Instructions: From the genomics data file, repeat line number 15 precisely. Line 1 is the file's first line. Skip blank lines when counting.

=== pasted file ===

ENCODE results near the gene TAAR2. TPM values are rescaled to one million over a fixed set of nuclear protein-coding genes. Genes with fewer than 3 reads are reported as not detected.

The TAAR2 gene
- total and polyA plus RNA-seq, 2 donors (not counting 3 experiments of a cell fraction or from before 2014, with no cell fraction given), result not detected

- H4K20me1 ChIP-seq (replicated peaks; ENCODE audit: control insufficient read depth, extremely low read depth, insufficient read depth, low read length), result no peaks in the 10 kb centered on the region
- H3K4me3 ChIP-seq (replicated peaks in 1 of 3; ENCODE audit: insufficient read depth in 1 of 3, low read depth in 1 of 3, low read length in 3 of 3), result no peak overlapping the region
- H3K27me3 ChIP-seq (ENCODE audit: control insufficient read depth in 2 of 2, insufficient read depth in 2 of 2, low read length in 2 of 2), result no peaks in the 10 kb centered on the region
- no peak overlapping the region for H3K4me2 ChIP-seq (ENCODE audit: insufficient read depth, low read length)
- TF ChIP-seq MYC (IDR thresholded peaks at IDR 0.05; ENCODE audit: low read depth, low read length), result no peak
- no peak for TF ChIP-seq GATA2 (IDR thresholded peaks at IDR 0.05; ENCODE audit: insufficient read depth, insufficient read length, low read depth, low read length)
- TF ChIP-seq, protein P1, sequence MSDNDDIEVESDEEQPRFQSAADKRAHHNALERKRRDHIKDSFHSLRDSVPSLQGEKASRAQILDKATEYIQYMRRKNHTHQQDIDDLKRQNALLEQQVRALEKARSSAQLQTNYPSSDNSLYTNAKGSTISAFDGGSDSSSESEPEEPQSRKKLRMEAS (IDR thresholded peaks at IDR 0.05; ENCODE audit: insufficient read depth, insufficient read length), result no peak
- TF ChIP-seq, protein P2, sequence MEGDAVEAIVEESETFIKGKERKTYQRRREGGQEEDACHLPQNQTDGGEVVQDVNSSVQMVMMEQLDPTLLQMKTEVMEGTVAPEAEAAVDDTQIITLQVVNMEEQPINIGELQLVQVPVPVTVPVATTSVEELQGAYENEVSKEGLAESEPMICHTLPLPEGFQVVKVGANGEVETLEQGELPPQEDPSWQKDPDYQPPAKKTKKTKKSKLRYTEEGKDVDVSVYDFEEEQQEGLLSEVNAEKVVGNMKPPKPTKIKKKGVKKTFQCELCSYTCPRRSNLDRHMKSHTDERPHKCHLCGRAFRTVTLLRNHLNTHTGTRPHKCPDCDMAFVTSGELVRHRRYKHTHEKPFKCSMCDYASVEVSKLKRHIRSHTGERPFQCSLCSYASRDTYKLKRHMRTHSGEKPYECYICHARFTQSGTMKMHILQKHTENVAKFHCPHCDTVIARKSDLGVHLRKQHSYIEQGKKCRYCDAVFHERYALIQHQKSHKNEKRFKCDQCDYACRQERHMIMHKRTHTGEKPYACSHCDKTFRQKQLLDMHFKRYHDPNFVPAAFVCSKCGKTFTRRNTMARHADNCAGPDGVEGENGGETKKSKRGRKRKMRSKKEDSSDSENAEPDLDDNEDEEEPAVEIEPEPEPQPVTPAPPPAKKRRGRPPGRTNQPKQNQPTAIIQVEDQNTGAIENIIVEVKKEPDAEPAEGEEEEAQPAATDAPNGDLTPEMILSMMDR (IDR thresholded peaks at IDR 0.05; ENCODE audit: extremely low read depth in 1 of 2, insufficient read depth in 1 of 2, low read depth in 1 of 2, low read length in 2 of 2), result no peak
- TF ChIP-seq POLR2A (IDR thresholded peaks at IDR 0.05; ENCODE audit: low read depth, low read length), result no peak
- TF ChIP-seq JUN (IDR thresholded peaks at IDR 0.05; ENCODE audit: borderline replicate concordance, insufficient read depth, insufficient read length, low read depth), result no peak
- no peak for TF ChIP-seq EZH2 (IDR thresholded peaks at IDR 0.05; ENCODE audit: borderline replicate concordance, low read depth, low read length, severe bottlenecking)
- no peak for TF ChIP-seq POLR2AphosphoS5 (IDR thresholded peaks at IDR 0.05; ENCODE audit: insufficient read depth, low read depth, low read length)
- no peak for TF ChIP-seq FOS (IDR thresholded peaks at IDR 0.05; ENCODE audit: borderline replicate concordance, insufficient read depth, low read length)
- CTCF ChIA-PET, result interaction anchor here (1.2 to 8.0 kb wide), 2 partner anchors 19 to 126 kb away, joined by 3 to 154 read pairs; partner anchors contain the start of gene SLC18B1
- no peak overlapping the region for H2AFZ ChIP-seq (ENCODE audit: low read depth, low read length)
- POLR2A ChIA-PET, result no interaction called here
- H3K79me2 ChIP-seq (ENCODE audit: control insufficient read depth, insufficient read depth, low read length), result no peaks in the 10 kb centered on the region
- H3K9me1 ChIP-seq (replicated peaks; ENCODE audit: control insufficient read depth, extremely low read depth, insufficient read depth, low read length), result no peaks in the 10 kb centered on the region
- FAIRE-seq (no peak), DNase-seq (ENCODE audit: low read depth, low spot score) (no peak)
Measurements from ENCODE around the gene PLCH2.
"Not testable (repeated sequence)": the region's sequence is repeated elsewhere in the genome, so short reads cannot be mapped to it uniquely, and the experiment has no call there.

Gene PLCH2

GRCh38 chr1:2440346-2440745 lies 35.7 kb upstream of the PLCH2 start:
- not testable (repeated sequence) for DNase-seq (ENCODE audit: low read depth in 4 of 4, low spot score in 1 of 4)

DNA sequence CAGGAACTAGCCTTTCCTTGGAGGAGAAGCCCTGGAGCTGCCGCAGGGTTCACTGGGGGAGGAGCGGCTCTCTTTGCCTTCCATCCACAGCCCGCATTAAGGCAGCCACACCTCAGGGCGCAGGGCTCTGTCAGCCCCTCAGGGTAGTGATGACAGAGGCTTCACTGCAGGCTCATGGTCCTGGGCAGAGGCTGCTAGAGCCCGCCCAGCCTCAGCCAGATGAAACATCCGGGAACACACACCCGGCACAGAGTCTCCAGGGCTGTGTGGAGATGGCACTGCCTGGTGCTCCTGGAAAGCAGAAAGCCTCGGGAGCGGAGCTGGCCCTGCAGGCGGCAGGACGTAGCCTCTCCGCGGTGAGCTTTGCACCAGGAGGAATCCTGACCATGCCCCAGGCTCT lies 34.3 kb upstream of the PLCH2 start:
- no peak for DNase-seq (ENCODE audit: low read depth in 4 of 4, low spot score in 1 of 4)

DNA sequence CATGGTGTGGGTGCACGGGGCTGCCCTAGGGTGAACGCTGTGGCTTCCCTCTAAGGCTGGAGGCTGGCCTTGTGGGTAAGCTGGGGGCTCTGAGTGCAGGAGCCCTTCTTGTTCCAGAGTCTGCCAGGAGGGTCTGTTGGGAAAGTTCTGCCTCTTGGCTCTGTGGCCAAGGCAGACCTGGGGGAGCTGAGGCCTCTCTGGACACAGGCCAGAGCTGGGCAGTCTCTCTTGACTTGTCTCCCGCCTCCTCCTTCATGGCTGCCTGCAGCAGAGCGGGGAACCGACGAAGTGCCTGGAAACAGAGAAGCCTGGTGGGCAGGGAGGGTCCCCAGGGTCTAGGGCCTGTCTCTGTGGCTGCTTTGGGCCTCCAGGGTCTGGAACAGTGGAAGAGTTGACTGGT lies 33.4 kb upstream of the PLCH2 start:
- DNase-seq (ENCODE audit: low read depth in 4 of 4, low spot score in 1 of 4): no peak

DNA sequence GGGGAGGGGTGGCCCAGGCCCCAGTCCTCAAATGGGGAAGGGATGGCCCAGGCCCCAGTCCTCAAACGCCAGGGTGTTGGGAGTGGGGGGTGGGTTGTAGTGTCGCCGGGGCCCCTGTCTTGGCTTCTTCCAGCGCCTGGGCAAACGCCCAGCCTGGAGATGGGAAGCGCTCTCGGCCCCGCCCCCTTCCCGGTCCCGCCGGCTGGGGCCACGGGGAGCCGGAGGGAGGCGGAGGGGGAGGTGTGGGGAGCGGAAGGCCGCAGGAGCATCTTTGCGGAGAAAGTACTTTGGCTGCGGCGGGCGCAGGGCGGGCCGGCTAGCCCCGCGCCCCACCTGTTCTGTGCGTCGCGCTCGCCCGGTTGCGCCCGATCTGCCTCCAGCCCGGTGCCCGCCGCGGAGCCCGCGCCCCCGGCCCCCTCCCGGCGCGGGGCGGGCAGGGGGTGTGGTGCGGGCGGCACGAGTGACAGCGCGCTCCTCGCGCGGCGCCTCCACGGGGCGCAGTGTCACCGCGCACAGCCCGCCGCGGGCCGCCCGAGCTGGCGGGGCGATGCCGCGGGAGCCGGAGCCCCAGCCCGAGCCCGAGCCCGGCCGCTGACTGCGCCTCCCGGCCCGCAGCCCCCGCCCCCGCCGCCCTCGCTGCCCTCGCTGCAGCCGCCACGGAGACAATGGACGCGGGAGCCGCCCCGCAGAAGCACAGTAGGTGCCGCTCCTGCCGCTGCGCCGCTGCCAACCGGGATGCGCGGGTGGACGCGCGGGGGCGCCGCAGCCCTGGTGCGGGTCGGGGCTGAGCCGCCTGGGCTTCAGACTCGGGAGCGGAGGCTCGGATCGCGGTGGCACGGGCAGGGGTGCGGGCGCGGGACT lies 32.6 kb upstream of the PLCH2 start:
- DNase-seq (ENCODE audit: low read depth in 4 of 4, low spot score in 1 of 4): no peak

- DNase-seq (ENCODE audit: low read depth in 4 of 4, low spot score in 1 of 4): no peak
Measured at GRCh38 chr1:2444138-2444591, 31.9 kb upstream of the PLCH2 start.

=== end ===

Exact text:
- no peak for TF ChIP-seq POLR2AphosphoS5 (IDR thresholded peaks at IDR 0.05; ENCODE audit: insufficient read depth, low read depth, low read length)